World Food Safety Day: Food Safety, Everyone’s Business

By Hakim Mufumbiro

Everyone has the right to safe, nutritious and sufficient food. This right is enshrined in the Constitution of Uganda. However, almost one in ten people in the world fall ill after eating contaminated food. When food is not safe, children cannot learn, adults cannot work and human development cannot take place. Safe food is critical to promoting health and ending hunger, two of the primary goals of the 2030 Agenda – Sustainable Development Goals. There is no food security without food safety and in a world where the food supply chain has become more complex, any adverse food safety incidents may have global negative effects on public health, trade and the economy.

Food is an indispensable human need but may also be a silent vehicle for microbial, chemical and physical hazards. Food-borne diseases (FBD) outbreaks in the African region is a major public health concern for all. With an estimated 600 million cases of foodborne illnesses annually, unsafe food is a threat to human health and economies globally. Growing and consistent focus on food safety in Africa including increasing consumer demands for safer foods have highlighted the varying levels of technical capacity required to address the food safety challenges that exists within the continent. Uganda has in the past had the brunt of unsafe food that has resulted in registering significant cases of cholera and typhoid in the population.

Effective food safety and quality control systems are key not only to safeguarding the health and well-being of people, but also to fostering economic development and improving livelihoods by promoting access to domestic, regional and international markets.

During the 73rd session of the United Nations General Assembly while adopting the resolution to designate 7th of June as the World Food Safety Day (WFSD), it was noted that improving food safety contributes positively to trade, employment and poverty alleviation and recognized the urgent need to raise awareness at all levels and to promote and facilitate actions for global food safety, on the basis of scientific principles, in line with the Agreement on the Application of Sanitary and PhytoSanitary Measures of the World Trade Organization.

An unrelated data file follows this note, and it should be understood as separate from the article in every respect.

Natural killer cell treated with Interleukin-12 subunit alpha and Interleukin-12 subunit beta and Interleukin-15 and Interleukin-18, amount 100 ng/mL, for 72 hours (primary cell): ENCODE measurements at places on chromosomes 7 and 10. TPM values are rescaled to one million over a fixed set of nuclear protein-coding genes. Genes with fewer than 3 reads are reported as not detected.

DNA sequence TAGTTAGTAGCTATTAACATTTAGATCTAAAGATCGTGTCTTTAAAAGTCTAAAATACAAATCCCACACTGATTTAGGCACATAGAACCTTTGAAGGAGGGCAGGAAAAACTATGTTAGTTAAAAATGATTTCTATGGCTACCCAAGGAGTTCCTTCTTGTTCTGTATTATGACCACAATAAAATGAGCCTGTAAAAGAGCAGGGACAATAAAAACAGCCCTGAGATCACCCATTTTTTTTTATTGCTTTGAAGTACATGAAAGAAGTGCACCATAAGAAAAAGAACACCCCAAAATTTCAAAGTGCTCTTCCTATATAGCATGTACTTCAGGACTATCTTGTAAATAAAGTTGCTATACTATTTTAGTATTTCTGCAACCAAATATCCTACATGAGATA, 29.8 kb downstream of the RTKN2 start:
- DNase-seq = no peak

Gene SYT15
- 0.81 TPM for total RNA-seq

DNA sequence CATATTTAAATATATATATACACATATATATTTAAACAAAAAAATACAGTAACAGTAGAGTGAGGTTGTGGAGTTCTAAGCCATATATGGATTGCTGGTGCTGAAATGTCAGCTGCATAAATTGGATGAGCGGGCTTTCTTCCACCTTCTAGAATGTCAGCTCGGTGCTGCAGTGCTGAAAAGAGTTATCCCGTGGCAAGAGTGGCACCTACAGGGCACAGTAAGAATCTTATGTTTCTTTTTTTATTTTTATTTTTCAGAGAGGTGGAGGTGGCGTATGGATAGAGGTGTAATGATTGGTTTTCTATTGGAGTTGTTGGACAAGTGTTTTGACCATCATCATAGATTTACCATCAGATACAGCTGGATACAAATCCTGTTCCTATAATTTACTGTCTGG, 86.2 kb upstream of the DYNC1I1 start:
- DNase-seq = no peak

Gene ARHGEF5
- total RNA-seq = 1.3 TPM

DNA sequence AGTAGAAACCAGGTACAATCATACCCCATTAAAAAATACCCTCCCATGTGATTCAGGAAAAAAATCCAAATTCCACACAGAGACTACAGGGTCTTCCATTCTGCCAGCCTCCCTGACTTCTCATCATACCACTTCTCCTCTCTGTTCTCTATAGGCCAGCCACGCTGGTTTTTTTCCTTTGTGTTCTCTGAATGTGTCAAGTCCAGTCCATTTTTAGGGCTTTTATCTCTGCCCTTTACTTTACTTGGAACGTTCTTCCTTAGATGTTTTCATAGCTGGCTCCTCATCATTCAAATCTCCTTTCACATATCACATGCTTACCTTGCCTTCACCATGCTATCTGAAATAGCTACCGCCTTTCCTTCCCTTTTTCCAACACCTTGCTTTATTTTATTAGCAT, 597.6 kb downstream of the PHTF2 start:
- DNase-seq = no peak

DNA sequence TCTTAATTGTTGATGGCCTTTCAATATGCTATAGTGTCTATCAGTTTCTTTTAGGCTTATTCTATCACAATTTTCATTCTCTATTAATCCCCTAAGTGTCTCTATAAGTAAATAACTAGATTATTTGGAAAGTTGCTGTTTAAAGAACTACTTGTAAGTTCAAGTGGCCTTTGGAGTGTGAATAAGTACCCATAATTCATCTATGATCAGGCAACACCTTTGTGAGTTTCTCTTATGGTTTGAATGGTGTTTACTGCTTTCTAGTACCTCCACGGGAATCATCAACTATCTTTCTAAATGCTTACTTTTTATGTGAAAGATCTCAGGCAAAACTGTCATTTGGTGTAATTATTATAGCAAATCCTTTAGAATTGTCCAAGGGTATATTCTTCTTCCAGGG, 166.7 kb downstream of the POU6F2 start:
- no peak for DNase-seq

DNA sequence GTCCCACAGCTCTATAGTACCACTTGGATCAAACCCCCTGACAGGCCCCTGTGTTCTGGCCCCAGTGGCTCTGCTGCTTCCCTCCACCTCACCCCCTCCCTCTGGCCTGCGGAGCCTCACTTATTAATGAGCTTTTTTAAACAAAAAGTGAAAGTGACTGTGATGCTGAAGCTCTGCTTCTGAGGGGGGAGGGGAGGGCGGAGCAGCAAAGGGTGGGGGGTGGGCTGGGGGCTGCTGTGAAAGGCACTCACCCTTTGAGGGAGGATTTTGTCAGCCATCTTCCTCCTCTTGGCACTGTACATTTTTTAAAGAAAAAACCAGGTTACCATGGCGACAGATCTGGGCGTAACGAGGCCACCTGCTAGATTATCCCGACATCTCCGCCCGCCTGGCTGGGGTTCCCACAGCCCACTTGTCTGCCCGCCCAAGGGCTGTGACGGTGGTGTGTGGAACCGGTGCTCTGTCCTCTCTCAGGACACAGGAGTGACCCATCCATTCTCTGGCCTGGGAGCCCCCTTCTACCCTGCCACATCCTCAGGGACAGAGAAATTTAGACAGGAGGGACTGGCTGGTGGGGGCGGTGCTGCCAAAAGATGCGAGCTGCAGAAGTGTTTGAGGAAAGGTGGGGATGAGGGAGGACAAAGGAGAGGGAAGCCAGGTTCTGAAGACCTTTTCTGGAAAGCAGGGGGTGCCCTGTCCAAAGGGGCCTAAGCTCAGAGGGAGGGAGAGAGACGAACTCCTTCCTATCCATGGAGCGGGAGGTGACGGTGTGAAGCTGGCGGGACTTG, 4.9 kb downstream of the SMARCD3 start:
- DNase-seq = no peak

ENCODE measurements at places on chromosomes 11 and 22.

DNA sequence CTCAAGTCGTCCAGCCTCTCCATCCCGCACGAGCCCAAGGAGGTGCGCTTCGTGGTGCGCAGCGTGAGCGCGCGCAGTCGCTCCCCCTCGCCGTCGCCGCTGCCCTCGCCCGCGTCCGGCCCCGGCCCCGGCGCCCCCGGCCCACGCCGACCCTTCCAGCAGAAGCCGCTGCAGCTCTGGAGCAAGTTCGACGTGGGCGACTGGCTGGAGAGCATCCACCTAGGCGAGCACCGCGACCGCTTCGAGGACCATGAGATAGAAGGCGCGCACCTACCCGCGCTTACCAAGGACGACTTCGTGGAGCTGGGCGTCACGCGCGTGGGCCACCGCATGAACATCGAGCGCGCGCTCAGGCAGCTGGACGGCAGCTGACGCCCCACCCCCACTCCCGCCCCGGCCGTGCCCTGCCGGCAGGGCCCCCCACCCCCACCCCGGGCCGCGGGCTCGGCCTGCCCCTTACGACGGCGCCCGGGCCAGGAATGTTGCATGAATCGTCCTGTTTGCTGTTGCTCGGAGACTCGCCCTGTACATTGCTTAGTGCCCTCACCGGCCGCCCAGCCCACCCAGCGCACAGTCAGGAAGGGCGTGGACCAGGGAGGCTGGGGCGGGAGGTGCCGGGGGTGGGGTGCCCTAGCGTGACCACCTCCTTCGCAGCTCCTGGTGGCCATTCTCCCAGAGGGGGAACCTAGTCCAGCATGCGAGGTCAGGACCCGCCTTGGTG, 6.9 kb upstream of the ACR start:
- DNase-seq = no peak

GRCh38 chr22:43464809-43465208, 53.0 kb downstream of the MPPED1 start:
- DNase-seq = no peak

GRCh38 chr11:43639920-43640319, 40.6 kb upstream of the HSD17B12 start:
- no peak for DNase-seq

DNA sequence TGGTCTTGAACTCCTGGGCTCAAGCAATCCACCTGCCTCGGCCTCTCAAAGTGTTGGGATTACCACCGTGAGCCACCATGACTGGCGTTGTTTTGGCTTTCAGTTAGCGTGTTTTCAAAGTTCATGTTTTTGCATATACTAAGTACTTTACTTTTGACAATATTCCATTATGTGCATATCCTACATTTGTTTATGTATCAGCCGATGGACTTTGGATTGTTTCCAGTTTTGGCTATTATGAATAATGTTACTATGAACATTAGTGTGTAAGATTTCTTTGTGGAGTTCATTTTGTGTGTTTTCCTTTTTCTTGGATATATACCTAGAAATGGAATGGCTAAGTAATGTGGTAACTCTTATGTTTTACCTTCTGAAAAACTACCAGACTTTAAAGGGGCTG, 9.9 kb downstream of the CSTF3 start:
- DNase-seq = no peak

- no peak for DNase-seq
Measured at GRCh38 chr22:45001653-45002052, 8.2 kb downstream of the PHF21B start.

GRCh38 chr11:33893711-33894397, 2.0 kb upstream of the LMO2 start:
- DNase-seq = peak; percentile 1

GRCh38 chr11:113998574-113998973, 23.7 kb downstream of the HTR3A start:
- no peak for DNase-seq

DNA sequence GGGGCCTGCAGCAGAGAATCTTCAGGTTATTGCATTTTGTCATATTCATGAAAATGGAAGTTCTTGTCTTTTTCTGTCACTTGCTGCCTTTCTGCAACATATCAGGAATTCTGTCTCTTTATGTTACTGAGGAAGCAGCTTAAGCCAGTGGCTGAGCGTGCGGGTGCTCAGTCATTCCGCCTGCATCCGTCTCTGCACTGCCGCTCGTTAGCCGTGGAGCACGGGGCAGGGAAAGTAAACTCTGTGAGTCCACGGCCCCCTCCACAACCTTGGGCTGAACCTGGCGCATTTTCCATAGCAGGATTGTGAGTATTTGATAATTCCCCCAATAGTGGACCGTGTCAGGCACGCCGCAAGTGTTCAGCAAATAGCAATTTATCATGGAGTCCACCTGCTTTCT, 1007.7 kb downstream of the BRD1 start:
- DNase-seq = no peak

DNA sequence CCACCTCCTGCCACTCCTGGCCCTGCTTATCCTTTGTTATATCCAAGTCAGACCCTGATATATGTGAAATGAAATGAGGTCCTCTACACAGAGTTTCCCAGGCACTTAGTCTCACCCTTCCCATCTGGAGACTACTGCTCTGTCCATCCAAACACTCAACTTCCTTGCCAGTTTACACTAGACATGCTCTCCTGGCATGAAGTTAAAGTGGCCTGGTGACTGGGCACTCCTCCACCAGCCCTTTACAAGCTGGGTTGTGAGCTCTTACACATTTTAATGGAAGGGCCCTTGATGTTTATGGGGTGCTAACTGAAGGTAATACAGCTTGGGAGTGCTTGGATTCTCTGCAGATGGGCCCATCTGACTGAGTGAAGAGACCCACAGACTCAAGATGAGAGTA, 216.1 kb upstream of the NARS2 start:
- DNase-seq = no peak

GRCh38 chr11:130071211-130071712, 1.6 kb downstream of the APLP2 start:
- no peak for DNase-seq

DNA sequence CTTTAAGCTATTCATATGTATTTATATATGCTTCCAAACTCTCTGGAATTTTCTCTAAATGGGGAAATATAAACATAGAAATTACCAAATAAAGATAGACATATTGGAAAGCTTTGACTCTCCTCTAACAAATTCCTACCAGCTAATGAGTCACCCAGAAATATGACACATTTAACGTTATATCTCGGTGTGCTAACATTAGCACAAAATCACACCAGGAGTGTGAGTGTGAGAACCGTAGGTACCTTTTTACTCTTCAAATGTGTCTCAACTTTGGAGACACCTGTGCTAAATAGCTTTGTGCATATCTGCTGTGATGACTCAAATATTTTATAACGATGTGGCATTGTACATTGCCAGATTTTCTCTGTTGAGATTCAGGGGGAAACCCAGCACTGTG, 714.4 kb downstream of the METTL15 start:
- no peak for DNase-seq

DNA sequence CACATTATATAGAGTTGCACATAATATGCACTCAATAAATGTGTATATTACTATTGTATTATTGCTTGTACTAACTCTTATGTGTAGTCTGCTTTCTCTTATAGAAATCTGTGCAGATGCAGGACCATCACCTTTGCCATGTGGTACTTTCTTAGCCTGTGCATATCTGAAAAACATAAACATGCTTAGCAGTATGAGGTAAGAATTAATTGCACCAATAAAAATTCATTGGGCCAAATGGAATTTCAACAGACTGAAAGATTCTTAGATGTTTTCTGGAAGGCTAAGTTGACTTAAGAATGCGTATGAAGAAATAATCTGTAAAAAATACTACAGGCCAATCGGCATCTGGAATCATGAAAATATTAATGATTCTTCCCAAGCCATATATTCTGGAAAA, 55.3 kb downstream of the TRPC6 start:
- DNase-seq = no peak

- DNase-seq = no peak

The critical importance of food safety has been amplified more than ever before during the unprecedented time of the COVID-19 pandemic which has called for the food industry to innovate to keep in production in order to ensure that food is not only available but also remains safe.

The 2nd observance of WFSD on 7th June 2020 promises to leverage on the momentum created from the previous celebrations in order to raise awareness and the profile of food safety in the Country. This is critical to maintain the trust and consumer confidence in the safety and availability of food.

This international day on food safety is an opportunity to strengthen efforts and to recognize the people who help to keep our food safe. Whether you grow, process, transport, store, distribute, sell, prepare, serve or consume food, you have a vital role in keeping it safe. Food safety is a shared responsibility and a fundamental element for the life and health of the human race.

This year’s efforts will focus to ensure that:

  1. Ministries, Departments and Agencies of Government (policy makers) responsible for food control continue to ensure safe and nutritious food for the 44 million Ugandans through promoting sustainable agriculture and food systems, fostering multi-sectoral collaboration among public health, animal health, agriculture, trade and other sectors;
  2. Agriculture and food producers (farmers) adopt and implement good farming practices to ensure a sufficient supply of safe food while addressing potential risks to ensure that food is safe;
  3. Food business operators (manufactures / processors /importers / transporters / restaurants / supermarkets) apply preventive controls and programmes such as Hazard Analysis and Critical Control Point (HACCP) throughout the operations to address most of the food safety problems;
  4. Implementation of food hygiene practices in the entire food chain including at household level as well as open/closed markets, fresh produce and food displays across the country is enhanced;
  5. The five keys to safer food (keep clean; separate raw and cooked; cook thoroughly; keep food at safe temperatures; and use safe water and raw materials) are applied effectively by all actors across entire operations;
  6. Consumers are empowered to make healthy food choices for themselves and support sustainable food systems for the Country; and
  7. Food safety responsibility is equitably shared among the varying stakeholders in the food chain.

Uganda National Bureau of Standards as the Codex Contact for Uganda remains steadfast in developing, promoting and enforcing standards including food safety related specifications in order to protect the health and safety of consumer while guaranteeing fair trade practices.

The writer is a Principal Standards Officer at Uganda National Bureau of Standards